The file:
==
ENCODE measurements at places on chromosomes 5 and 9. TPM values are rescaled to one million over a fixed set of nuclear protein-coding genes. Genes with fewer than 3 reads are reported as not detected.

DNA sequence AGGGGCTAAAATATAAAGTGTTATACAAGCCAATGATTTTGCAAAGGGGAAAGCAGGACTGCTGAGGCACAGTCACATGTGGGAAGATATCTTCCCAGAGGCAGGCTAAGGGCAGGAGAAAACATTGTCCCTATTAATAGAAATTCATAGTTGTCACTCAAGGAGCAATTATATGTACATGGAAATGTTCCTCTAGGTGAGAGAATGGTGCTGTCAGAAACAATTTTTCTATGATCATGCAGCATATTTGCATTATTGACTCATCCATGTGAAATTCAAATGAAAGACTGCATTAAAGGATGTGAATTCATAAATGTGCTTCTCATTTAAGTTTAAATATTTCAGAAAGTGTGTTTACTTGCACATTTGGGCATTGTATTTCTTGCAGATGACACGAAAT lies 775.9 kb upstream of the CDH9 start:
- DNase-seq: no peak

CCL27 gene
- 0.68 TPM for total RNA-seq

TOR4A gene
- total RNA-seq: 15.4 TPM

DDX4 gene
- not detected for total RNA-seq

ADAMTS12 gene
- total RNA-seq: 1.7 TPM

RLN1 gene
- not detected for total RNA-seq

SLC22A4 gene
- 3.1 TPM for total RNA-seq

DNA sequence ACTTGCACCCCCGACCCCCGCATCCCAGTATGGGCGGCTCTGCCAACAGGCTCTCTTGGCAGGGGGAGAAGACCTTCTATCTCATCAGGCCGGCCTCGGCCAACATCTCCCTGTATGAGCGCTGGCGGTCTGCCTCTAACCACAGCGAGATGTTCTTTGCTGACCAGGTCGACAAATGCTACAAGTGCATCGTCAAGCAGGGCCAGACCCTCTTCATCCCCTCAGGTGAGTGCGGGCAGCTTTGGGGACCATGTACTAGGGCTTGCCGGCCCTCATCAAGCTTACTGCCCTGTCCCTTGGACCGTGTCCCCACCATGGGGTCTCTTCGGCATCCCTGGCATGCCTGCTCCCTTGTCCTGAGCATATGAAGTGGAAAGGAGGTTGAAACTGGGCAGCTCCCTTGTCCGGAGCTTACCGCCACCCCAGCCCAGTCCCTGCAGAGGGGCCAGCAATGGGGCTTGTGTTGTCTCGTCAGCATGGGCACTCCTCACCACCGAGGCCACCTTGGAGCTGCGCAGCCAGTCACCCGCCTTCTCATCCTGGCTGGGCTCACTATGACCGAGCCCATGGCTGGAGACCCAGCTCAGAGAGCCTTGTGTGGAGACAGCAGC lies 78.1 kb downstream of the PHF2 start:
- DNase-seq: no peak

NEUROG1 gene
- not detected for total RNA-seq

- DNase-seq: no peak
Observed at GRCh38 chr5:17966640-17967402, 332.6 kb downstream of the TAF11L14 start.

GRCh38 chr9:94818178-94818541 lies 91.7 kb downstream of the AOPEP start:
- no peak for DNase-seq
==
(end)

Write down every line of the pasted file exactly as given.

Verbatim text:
ENCODE measurements at places on chromosomes 5 and 9. TPM values are rescaled to one million over a fixed set of nuclear protein-coding genes. Genes with fewer than 3 reads are reported as not detected.

DNA sequence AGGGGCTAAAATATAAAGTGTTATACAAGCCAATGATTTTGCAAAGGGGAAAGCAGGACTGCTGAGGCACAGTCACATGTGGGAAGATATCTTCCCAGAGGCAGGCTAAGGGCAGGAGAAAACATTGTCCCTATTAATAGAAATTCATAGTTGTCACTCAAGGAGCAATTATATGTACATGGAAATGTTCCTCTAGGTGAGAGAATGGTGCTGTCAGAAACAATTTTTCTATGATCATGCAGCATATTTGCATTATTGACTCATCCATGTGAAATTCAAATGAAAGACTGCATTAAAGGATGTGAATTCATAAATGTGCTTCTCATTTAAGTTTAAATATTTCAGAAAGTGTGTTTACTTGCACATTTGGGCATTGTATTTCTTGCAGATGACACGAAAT lies 775.9 kb upstream of the CDH9 start:
- DNase-seq: no peak

CCL27 gene
- 0.68 TPM for total RNA-seq

TOR4A gene
- total RNA-seq: 15.4 TPM

DDX4 gene
- not detected for total RNA-seq

ADAMTS12 gene
- total RNA-seq: 1.7 TPM

RLN1 gene
- not detected for total RNA-seq

SLC22A4 gene
- 3.1 TPM for total RNA-seq

DNA sequence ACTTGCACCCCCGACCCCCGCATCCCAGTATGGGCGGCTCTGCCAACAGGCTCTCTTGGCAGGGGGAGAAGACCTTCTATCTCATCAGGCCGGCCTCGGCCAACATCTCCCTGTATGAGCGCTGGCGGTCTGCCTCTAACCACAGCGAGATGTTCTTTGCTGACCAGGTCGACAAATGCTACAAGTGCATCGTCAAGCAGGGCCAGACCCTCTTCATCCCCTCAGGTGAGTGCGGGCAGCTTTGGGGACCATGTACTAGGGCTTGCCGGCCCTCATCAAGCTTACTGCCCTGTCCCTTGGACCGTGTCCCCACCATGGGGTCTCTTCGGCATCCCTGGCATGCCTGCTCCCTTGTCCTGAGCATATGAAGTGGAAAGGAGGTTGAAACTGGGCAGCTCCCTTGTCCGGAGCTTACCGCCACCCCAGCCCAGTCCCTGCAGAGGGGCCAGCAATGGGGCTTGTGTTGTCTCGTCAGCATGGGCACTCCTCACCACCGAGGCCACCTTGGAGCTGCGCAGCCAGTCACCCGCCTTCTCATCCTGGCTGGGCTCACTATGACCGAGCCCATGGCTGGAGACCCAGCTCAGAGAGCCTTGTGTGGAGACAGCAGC lies 78.1 kb downstream of the PHF2 start:
- DNase-seq: no peak

NEUROG1 gene
- not detected for total RNA-seq

- DNase-seq: no peak
Observed at GRCh38 chr5:17966640-17967402, 332.6 kb downstream of the TAF11L14 start.

GRCh38 chr9:94818178-94818541 lies 91.7 kb downstream of the AOPEP start:
- no peak for DNase-seq